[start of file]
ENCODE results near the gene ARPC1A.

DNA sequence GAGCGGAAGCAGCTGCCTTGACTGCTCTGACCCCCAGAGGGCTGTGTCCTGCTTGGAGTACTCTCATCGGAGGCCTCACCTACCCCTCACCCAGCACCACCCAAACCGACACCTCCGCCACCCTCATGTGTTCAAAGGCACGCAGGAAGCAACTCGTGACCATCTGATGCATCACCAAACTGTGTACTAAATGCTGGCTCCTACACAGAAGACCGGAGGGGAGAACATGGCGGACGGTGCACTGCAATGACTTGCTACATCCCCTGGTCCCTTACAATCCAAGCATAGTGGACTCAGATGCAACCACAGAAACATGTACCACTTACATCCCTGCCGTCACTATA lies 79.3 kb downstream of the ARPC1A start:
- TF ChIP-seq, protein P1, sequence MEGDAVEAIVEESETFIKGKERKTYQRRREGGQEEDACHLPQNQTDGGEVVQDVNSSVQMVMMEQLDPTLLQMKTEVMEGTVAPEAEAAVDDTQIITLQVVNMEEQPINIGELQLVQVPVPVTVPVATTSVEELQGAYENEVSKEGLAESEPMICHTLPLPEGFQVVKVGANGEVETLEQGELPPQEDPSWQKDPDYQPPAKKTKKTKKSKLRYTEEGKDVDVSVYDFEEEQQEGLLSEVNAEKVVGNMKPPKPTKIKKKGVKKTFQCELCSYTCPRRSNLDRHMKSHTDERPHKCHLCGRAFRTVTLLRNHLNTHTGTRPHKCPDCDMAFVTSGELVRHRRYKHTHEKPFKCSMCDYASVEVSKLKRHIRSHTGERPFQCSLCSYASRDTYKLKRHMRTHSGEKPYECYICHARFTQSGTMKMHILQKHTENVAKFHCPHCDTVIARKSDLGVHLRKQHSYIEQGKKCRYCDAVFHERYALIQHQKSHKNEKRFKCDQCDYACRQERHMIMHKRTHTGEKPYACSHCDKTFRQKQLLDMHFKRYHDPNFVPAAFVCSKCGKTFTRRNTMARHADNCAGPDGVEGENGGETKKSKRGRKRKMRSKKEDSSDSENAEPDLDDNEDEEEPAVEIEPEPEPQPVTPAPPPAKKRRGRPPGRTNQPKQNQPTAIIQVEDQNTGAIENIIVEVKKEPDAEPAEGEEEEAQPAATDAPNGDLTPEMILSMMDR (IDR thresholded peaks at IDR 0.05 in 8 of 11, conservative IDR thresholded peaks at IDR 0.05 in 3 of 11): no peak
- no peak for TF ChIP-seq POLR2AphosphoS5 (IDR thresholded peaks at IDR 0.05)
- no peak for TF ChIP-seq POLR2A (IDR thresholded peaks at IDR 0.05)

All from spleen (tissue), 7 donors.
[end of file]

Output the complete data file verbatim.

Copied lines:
ENCODE results near the gene ARPC1A.

DNA sequence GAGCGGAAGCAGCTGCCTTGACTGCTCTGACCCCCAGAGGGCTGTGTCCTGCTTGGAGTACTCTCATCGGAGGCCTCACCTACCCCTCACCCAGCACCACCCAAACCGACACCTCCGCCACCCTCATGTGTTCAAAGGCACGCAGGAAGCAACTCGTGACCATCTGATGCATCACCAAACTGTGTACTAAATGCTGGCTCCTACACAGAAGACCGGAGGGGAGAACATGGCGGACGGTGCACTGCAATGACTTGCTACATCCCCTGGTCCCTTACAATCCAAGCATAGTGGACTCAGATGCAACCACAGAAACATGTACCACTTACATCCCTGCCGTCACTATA lies 79.3 kb downstream of the ARPC1A start:
- TF ChIP-seq, protein P1, sequence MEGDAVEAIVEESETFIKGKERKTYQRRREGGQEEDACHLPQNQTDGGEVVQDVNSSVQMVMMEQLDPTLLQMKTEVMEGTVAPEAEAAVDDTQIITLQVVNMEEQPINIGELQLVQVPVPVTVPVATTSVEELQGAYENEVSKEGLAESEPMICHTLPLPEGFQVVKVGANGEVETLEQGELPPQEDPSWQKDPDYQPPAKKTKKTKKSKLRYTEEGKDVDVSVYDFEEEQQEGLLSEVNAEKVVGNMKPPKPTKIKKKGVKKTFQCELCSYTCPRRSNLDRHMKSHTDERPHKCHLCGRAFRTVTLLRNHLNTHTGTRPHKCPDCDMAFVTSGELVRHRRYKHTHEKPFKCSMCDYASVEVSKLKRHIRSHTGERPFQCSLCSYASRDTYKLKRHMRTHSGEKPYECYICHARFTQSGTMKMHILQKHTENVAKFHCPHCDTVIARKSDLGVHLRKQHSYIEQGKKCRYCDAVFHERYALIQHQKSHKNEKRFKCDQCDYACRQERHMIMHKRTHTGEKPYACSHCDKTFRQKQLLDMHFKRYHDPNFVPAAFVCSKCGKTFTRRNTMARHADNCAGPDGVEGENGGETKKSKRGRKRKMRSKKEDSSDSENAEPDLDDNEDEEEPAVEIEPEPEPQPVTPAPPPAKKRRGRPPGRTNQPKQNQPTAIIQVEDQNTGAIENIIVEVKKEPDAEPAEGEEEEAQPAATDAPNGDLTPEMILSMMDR (IDR thresholded peaks at IDR 0.05 in 8 of 11, conservative IDR thresholded peaks at IDR 0.05 in 3 of 11): no peak
- no peak for TF ChIP-seq POLR2AphosphoS5 (IDR thresholded peaks at IDR 0.05)
- no peak for TF ChIP-seq POLR2A (IDR thresholded peaks at IDR 0.05)

All from spleen (tissue), 7 donors.